Openly anti-science, Trump has publicly stated that he does not believe in climate science and its findings, despite the fact that his administration published the National Climate Assessment back in 2018. The report expressed the significance of climate change and gave a dire warning that “more frequent and intense extreme weather and climate-related events, as well as changes in average climate conditions, are expected to continue to damage infrastructure, ecosystems, and social systems that provide essential benefits to communities.”

After its release, Trump completely dismissed the report, instead expressing skepticism on the findings.

He stated, “One of the problems that a lot of people like myself, we have very high levels of intelligence but we’re not necessarily such believers. As to whether or not [climate change is] man-made and whether or not the effects ... are there, I don’t see it.”

For his part, Biden has deceitfully painted himself to be a champion of climate advocacy, trying to differentiate himself from Trump by calling the president a “climate arsonist” and promising constituents that he will prioritize confronting climate change and its effects if elected to office.

When speaking to supporters in Delaware recently, Biden stated, “We need a president who respects science [and] who understands that the damage from climate change is already here. Unless we take urgent action, it’ll soon be more catastrophic.”

And what are Biden’s proposed revolutionary solutions to the climate catastrophe? A $2 trillion climate plan over four years that promises to drastically cut fossil fuel emissions and increase the use of clean energy.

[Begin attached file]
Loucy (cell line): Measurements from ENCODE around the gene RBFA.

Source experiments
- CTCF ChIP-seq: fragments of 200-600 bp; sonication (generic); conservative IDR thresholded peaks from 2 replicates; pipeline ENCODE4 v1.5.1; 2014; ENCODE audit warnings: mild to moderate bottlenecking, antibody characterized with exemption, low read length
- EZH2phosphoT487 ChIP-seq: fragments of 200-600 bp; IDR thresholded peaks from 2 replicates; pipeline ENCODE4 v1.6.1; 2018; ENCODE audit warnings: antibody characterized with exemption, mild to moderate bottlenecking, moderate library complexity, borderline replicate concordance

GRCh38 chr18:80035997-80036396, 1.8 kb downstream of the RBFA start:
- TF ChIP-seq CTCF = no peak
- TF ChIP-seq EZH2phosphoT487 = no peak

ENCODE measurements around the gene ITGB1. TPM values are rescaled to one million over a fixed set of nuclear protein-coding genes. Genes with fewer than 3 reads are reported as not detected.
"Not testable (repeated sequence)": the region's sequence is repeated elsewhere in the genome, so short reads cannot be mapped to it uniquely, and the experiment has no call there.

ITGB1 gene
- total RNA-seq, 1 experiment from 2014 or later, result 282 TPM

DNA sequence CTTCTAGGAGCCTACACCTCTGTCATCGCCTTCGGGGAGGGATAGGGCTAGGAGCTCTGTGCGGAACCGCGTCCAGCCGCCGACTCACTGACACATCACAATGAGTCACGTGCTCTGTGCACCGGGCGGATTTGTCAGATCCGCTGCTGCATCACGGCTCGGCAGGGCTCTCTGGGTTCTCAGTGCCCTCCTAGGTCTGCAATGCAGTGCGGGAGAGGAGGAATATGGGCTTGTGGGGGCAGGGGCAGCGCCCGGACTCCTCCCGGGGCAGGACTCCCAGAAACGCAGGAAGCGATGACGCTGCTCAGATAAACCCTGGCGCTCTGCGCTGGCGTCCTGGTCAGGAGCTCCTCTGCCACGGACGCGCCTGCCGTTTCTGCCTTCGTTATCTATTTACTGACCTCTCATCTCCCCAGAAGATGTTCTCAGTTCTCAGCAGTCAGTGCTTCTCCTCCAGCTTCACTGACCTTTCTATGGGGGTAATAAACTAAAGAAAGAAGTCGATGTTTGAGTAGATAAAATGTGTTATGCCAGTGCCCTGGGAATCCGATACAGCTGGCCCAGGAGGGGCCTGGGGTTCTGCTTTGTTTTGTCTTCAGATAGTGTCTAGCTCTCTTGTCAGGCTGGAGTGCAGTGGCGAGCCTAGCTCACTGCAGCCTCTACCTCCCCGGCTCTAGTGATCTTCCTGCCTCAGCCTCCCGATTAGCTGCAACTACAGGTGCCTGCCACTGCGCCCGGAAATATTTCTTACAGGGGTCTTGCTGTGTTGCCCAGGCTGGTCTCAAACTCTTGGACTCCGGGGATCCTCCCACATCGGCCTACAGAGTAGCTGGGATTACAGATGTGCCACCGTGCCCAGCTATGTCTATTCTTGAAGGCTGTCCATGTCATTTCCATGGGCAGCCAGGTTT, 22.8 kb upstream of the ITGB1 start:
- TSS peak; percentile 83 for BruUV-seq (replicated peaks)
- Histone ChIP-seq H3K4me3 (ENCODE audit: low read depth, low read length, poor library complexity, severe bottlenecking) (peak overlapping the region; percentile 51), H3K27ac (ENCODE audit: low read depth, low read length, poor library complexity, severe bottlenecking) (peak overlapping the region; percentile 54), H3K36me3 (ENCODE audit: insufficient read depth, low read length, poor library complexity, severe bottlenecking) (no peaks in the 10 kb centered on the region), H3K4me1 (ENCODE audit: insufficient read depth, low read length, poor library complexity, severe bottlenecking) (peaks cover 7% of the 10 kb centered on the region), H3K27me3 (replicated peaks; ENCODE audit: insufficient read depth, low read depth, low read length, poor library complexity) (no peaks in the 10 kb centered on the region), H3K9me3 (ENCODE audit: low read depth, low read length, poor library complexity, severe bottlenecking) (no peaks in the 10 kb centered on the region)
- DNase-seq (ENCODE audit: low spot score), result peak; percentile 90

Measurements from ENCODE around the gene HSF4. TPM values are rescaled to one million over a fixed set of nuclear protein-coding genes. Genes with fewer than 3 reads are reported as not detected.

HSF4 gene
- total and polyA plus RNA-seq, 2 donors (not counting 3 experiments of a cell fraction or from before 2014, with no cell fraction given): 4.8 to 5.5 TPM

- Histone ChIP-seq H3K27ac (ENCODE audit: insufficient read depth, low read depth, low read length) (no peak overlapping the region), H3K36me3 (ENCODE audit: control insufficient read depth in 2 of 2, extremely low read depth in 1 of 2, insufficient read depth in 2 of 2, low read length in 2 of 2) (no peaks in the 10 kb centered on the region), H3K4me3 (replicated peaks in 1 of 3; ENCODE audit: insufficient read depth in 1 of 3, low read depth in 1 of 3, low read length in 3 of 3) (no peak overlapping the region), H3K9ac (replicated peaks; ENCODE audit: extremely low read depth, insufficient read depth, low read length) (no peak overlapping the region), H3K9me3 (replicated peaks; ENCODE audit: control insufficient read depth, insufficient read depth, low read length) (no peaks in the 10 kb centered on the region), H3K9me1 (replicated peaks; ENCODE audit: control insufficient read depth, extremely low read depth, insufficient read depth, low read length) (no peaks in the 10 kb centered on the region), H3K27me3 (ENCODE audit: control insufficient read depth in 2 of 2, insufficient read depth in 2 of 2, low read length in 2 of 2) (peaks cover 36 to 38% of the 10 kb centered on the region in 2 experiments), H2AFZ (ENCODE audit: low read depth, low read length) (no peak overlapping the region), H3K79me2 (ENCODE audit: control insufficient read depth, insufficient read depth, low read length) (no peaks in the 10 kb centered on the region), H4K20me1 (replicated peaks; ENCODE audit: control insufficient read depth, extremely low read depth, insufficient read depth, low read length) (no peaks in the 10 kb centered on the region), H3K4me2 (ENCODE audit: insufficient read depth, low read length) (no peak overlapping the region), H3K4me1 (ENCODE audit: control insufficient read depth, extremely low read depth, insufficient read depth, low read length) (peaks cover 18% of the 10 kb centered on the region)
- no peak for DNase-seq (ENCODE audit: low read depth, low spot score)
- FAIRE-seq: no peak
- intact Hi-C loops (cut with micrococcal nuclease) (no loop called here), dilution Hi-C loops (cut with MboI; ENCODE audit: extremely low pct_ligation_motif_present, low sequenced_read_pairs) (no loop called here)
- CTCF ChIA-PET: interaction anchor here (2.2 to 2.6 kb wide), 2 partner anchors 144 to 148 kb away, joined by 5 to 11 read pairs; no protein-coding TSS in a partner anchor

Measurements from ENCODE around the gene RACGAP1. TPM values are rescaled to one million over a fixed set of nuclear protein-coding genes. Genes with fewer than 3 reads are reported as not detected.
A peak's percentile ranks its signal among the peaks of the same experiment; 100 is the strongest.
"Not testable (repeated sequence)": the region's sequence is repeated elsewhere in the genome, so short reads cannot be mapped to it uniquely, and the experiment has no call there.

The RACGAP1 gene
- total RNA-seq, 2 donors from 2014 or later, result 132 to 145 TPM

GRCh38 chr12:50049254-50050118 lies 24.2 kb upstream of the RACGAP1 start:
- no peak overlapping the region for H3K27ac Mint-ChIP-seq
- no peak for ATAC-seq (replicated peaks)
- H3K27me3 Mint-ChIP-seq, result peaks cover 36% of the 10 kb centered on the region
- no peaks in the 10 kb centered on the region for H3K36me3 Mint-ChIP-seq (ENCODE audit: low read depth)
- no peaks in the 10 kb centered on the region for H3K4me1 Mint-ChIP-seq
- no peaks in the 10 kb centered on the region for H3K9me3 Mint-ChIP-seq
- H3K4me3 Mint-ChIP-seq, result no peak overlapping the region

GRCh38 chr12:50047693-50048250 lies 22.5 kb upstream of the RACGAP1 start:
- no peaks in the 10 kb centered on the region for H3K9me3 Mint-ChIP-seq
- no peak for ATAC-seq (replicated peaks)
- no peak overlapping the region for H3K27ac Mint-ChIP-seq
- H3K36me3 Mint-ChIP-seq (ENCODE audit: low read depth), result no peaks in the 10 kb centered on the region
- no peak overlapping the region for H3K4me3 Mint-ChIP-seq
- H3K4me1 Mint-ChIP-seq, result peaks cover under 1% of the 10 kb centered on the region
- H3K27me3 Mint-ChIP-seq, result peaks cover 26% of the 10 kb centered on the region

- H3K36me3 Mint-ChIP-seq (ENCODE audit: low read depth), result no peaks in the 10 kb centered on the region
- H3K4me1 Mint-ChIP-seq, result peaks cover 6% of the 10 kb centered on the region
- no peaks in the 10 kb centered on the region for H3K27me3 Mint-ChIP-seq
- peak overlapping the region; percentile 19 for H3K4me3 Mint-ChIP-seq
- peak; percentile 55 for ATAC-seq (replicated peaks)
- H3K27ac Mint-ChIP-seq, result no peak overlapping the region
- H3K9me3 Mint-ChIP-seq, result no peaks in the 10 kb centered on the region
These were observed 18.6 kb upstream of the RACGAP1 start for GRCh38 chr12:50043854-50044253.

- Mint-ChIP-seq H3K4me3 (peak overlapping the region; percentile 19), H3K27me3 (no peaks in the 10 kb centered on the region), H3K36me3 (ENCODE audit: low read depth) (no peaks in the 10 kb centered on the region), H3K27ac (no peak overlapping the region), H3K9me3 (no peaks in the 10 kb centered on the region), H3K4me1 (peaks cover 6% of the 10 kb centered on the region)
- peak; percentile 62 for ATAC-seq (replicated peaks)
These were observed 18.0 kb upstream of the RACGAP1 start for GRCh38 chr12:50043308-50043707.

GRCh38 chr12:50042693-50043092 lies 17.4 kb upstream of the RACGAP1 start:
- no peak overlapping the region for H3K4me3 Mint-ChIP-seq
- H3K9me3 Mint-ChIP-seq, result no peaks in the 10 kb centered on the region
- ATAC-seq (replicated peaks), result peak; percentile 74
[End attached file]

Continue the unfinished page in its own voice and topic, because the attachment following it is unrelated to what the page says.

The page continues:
Biden’s campaign website alone is full of idealistic platitudes, promising to “stand up to the abuse of power by polluters who disproportionately harm communities of color and low-income communities” and to “build a strong, more resilient nation.”

Biden has also been an open supporter of the supposedly “progressive” Green New Deal, with his website citing it as a “crucial framework” to take on the climate crisis. In reality though, the Green New Deal is a nonbinding resolution that makes those who endorse it come across as an advocate for green energy but relieving them of the burden to actually pursue any tangible solutions to combat the problem.

Biden’s outspoken advocacy for combating climate change is a calculated, strategic effort to attract and capture working-class youth, a key demographic whose support he is struggling to gain. In reality though, his platform seeks to draw constituents in and buy into his false promises, while trying to cover up his record in supporting big business and Wall Street.

What is most preposterous about both candidates is that whatever specific strategy they support, their full commitment to nationalism and the capitalist system will inevitably fail to address an international issue such as climate change. Only the working class, united under a genuine socialist program, can pave the way to a viable future on the basis of a scientific plan that seeks to organize and utilize all human and natural resources for a healthy society.